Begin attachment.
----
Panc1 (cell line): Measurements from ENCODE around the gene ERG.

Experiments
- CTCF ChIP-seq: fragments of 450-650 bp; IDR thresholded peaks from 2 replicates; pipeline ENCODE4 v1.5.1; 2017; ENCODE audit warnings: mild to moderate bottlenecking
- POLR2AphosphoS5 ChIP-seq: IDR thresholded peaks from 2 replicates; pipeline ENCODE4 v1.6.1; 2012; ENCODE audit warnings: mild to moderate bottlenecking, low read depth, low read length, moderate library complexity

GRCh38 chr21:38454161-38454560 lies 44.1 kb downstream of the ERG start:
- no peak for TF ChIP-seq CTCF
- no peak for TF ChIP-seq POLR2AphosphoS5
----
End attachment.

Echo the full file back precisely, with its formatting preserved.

Panc1 (cell line): Measurements from ENCODE around the gene ERG.

Experiments
- CTCF ChIP-seq: fragments of 450-650 bp; IDR thresholded peaks from 2 replicates; pipeline ENCODE4 v1.5.1; 2017; ENCODE audit warnings: mild to moderate bottlenecking
- POLR2AphosphoS5 ChIP-seq: IDR thresholded peaks from 2 replicates; pipeline ENCODE4 v1.6.1; 2012; ENCODE audit warnings: mild to moderate bottlenecking, low read depth, low read length, moderate library complexity

GRCh38 chr21:38454161-38454560 lies 44.1 kb downstream of the ERG start:
- no peak for TF ChIP-seq CTCF
- no peak for TF ChIP-seq POLR2AphosphoS5